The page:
Creative Writing Workshop for Adults
2-4pm Wednesday 25 September 2013
Writer and Poet John Irving Clarke and Wakefield
Museum Curator John Whitaker
Presented in partnership with Wakefield Libraries
John Irving Clarke is the author of ‘After the Storm’ (Macmillan) and ‘I Was Ready to Fall in Love’ (Currock Press). He is the Chairman of the Black Horse Poets, founder of Currock Press and co-organiser of the Red Shed Poetry readings.
www.wakefieldlitfest.org.uk for details of further workshops.
Attended this workshop yesterday and it was inspiring to see the fascinating artefacts from Wakefield's past which influenced the creative writing done at the workshop.
We started with writing four separate things on brightly coloured card, e.g. a time of day, the colour of something and after swopping them with fellow attendees, used them to make a poem.
When my feet first touch the ground
Roses wilt too suddenly
The price of beauty or the lack of sun
As it's yellow, green as bile
Is blocked by the lady with the shopping bag
John Whitaker then showed us a Celtic head which is normally on display downstairs in the Museum. It came to the Museum in the 1980s, having been found in the 1970s in a rockery in Chapel Thorpe, near Wakefield. It is believed to date from the Iron Age with a Yorkshire Brigantes connection as the people believed that the head's had supernatural/superstitious power and were healing/spiritual icons. We speculated that it was someone of status, if not a spirit person, and John told of some of the history of the Brigantes and the Romans.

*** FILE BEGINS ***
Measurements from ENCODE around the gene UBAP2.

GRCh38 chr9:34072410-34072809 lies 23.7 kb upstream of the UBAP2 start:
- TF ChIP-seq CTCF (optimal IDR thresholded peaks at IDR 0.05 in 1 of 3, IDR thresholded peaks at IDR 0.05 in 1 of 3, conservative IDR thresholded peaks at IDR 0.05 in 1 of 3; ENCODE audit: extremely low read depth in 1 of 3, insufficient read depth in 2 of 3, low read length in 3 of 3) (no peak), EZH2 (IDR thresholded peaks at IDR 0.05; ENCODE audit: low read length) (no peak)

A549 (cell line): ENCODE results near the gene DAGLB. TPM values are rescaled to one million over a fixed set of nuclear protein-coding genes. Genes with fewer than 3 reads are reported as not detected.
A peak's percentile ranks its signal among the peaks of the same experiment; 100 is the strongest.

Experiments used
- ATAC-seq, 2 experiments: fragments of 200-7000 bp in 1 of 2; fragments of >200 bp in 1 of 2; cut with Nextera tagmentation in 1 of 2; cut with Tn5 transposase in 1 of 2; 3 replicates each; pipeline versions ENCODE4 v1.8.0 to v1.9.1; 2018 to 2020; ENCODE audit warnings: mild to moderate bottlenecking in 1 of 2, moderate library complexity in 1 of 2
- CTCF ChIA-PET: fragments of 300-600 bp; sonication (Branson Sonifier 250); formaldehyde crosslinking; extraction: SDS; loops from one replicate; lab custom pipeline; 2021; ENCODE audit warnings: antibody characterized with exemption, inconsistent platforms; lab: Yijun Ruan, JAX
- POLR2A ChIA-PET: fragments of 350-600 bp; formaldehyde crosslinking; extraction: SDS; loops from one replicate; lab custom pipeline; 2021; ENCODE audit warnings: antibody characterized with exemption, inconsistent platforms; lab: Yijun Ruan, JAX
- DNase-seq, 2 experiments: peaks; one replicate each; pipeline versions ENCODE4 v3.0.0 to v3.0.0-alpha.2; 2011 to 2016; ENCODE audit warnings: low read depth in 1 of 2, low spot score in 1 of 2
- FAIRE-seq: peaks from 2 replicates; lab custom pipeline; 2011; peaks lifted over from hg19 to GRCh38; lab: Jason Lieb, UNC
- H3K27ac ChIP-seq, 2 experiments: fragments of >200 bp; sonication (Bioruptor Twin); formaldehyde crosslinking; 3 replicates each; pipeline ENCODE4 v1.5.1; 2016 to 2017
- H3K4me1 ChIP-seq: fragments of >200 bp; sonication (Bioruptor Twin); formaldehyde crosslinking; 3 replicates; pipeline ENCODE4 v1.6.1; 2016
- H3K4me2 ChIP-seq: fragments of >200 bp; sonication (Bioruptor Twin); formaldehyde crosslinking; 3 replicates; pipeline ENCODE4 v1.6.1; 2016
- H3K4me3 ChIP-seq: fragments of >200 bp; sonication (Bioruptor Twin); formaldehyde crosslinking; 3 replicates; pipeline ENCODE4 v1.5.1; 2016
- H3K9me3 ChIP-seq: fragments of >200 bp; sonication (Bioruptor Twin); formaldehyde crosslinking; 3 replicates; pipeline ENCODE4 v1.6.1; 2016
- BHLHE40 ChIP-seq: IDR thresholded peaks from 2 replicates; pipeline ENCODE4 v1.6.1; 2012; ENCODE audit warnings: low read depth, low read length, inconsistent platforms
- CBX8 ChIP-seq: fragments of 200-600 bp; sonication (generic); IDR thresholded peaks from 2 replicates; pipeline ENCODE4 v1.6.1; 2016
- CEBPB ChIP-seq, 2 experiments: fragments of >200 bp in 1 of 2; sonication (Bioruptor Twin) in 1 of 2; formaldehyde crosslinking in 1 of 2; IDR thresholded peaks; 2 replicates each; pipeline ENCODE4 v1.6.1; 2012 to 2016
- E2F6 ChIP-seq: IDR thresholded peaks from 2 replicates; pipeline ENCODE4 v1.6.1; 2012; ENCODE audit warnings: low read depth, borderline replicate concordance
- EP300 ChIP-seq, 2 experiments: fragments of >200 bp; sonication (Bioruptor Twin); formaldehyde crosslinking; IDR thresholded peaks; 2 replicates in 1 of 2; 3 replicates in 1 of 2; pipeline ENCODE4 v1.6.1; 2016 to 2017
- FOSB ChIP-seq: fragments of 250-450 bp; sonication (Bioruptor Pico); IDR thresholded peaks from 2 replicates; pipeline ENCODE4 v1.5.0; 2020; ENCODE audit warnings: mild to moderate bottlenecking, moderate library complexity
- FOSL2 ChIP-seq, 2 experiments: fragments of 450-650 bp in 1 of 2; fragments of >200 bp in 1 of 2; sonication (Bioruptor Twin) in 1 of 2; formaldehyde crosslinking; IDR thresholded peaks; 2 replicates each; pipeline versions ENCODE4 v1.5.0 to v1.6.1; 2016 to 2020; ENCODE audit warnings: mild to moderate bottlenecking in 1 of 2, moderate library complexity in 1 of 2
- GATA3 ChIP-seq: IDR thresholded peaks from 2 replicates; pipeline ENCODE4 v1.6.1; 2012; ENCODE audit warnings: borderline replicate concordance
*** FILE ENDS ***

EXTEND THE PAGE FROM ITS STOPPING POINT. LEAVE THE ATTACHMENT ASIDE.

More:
John Irving Clarke suggested that we think about our creative writing from the point of view of the inanimate object and let the artefacts we see in our Museum tour inspire our pieces. There were indeed some amazing objects and themes, including the selection from Charles Waterton in the 1800s, the history of the police and Wakefield Prison (including the Mulberry Bush connection) and the 30 year fight by Sheila Capstick to enable women to play snooker in Working Men's Clubs.
After our tour, John shared some poems with us to show us the different techniques, e.g. Carl Sandburg's Fog (see below) with its economy of form but perfectly captured metaphor:
The fog comes
on little cat feet.
It sits looking
over harbour and city
on silent haunches
and then moves on.
John challenged us to write a quick metaphor for weather and I came up with this:
The blizzard comes
It's flour tears falling
as a crying sieve
We were then left to come up with some creative writing of our own and at the end of the session we shared prose, poems and even a short story with our fellow attendees.
I chose the cobra that Charles Waterton had killed using his own braces, which is displayed in a glass case:
Waiting for the shadows
to lengthen to a threat,
I wait in my invisible prison,
you see me here, but yet
You do not feel the fear
nor shiver at my touch.
The grey of decomposition
could never dull my lust.
When it came, it was forked
the chains around my neck,
coiled as hollow ribs,
just another to collect.
Hold fast to this moment
before the jaws of truth can bite.